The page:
Until today, however, Shenzhen hasn’t made many cultural waves globally, or if so, only when in connection with Hong Kong. Leaving aside a rash of experimental biennials and triennials, some architecture firms such as Urbanus, and the local branch of the national OCAT network, the city is more likely to be identified as an unattractive manufacturing zone, as in portraits by Edward Burtysnky types, than as a destination for cultural research.
The opening of the Shekou Design Museum, scheduled in early 2017, represents a tide starting to change. The news shakes the scene substantially, for the new venue which aims to give Shenzhen a world-class cultural pole will be directly associated, at least in the first years of its existence, with one of Europe’s most authoritative institutions: the UK’s Victoria & Albert museum.
“Our angle will be different from most museums, not so much focussed on objects, authors, acquisitions and other categories of museological practice”, says Bouman, a Dutch architect, former director of the Netherlands Architecture Institute, who in 2013 curated the 5th Shenzhen/Hong Kong Bi-City Biennale: “We will try to focus on values, issues, urgencies and hence start with reality. Shenzhen is a perfect place for that as it surpassed all existing urban categories since it started to grow 35 years ago.”
“Our objective is to create in Shenzhen something similar to what we have in London: a venue of events, not just an exhibition space”, adds Mengoni, an Italian-born curator and scholar of Chinese art. “At the same time, our museum must tackle the exceptional complexity of the contemporary design discourse in China, which is encompassing at once all the phases of what has been the European history from the 20th century until now: the industrial, the postindustrial and the digital, the focus on tradition and the desire to attain a supranational identity”.
Mengoni acts as head of the V&A gallery, whose exhibits are being selected from the V&A’s archives in the departments of furniture and product design, fashion, photography, theatre and performance, among the others. “I see our work with this gallery as an exploration on how we measure the value of things, which is a crucial point for today’s design culture in China”, says Cormier, the Canadian-born lead curator of the contemporary design collection. “The rising middle class are defining new social lifestyles. And around that phenomenon, much is happening which is involving design. In business, in the government’s perception of this industry, and in the education world too”.
“What often prevails in the country is a consumer-driven sense of design, in the sense that design is seen as a vehicle to show social status”, adds Cormier. “With our work, we hope to put forward a multidimensional perception. Designers can find different levels of legitimation, thus we are working on an exhibition path that will pass through all of them, dealing with variables such as identity, material innovations, problem solving, communication strategies, and beauty”.
China today has two millions of designers, but not a design culture equally developed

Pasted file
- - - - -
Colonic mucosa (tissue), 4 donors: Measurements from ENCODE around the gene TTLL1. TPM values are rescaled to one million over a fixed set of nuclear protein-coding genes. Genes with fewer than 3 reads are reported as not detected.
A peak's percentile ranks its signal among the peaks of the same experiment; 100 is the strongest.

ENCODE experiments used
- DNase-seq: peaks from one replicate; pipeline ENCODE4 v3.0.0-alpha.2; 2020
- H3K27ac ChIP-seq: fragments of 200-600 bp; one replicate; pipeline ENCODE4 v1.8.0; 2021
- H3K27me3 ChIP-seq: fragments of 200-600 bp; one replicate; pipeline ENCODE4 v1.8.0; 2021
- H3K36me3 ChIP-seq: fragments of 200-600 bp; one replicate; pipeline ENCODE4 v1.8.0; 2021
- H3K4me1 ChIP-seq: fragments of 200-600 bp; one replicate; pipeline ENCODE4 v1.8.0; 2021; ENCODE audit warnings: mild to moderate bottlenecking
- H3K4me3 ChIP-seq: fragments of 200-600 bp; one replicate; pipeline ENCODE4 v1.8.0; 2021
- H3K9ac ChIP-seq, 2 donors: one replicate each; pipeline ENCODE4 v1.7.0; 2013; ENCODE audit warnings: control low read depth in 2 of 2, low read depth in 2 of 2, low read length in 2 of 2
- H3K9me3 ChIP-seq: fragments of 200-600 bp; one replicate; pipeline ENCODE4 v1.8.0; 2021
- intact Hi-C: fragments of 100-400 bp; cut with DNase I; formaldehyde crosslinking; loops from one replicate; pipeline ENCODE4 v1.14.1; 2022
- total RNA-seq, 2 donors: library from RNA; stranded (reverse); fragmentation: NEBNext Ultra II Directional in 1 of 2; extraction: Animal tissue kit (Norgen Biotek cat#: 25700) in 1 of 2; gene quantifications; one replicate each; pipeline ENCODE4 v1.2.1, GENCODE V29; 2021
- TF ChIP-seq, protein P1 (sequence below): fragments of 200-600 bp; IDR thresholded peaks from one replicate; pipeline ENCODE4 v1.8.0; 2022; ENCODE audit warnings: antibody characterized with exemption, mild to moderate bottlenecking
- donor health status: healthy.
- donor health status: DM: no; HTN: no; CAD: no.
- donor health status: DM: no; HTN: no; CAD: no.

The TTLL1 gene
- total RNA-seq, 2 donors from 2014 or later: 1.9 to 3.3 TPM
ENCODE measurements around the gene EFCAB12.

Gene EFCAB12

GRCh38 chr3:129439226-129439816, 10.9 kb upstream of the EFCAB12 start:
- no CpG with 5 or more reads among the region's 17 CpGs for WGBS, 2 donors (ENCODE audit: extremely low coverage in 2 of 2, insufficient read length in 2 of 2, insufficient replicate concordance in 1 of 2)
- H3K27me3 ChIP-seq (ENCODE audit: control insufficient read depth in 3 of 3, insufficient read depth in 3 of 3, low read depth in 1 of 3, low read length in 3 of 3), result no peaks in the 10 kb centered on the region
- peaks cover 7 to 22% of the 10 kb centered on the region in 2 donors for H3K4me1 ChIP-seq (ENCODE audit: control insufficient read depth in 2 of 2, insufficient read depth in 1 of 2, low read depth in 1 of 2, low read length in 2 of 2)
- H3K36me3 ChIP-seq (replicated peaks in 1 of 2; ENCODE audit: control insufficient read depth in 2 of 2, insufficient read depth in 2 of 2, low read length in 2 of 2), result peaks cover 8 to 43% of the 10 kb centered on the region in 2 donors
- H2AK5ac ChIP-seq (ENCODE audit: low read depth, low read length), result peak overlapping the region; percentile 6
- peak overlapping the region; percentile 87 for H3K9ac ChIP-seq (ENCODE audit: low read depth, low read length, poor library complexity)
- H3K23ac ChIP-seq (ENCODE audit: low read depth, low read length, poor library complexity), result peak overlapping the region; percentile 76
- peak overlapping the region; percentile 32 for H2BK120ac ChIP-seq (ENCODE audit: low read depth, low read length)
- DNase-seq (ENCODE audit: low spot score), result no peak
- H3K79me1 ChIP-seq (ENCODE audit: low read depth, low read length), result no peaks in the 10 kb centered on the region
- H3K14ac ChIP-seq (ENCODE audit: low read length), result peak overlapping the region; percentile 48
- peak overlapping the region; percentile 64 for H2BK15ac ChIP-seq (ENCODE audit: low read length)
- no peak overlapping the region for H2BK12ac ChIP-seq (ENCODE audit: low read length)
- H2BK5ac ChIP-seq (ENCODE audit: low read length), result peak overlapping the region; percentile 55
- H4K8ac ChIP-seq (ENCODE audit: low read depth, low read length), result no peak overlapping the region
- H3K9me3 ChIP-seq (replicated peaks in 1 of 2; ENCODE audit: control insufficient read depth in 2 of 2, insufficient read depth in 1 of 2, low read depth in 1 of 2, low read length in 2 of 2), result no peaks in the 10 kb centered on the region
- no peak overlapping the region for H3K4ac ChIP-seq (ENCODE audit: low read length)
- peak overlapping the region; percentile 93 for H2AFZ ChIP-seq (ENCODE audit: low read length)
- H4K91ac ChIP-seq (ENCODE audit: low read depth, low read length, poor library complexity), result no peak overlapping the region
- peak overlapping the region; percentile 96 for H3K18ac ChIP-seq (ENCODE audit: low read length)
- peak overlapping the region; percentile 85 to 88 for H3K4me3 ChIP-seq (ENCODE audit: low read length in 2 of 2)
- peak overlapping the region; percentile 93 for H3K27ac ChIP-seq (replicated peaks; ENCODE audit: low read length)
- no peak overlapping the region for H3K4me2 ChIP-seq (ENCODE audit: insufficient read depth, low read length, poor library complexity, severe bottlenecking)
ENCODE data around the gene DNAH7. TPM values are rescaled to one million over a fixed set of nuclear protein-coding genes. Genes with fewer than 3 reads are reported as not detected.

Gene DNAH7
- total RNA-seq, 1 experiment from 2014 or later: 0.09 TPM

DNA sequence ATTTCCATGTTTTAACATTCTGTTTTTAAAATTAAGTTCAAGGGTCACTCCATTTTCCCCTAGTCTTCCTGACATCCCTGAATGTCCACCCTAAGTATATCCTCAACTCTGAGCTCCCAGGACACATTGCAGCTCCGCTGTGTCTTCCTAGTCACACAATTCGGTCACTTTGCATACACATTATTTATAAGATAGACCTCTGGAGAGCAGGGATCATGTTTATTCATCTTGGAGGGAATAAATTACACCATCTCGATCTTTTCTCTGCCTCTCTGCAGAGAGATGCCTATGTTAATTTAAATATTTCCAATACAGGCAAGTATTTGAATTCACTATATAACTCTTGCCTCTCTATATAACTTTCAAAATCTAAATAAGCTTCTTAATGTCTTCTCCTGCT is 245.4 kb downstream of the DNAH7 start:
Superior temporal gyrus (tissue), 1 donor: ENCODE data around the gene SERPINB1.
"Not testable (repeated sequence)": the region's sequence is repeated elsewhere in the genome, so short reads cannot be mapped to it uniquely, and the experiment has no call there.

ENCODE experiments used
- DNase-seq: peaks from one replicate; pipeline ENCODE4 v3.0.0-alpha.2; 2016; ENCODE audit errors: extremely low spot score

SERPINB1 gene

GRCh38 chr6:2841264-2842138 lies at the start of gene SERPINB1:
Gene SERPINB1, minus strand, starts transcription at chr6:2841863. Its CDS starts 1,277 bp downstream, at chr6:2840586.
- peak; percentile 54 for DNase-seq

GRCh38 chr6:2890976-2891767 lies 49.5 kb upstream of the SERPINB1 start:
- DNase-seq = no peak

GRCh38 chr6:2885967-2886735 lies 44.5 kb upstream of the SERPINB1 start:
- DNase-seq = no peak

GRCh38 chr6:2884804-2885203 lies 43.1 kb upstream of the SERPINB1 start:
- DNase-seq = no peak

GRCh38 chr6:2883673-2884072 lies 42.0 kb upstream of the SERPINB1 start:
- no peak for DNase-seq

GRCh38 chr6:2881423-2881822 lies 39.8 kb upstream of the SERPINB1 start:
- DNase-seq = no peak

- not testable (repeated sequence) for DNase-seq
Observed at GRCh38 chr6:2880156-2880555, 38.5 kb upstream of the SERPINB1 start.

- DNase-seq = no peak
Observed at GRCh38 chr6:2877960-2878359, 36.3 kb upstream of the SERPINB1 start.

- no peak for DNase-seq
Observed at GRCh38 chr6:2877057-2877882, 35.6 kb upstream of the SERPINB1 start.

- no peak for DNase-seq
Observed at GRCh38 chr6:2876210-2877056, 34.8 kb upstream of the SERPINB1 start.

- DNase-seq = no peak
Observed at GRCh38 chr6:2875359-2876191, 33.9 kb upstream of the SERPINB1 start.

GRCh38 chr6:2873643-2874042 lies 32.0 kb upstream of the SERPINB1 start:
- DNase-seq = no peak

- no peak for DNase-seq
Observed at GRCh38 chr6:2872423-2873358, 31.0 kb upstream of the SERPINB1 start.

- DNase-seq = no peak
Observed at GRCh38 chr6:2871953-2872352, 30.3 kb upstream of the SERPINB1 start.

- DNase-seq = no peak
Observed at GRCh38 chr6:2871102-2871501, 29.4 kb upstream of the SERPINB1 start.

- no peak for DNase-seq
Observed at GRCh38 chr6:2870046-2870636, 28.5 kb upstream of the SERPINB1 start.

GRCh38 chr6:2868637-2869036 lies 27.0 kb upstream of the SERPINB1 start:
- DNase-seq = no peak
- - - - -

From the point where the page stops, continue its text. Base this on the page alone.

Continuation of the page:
The establishment of the Shekou Design Museum aims at affecting the national debate on design education too. “On one hand, the Communist party has invested massive resources in fuelling design schools. On the other hand, the business model at an industrial level has remained unchanged. The result is that China today has two millions of designers, but not a design culture equally developed”, says Mengoni. As the latest Dubai’s Global Grad Show attested, among many other examples, successful Chinese design students are getting more and more numerous. Yet, when they want to operate in their own country, they are likely to confront a very conservative market.
“Many Chinese factories still find more convenient to copy western design and re-make it cheaper”, says Cormier: “If only a small fraction of those two million designers want to establish new companies, they will need to convince manufacturers to finally invest in design. And this is where our presence want to be of some help. Interestingly, something similar occurred in early 20th century America. Back then, all of a sudden designers needed to turn into storytellers to make good selling pitches.”
The success of the Shekou Design Museum can be measured only in the long run; not just as a curatorial project, but also as a platform for the transformation of the urban and economic space of the Pearl River Delta region. The presence of the V&A will be critical to even out the cultural imbalances between Shenzhen and other first-tier cities. “In Beijing and Shanghai you can count on a loyal body of people who will constitute a museum-going public”, says Cormier: “in Shenzhen the task is really to build that body from scratch. This is also part of our challenge to encourage the growth of a design culture.”
“From a certain angle, people speak about Shenzhen as ‘a cultural desert’ because it lacks the typical cultural infrastructure”, says Bouman: “However, if we first take a look into the emancipatory drive of this city, and consequently to the countless ways this drive finds creative avenues way beyond the cultural sector, it becomes clear that the future belongs to Shenzhen.”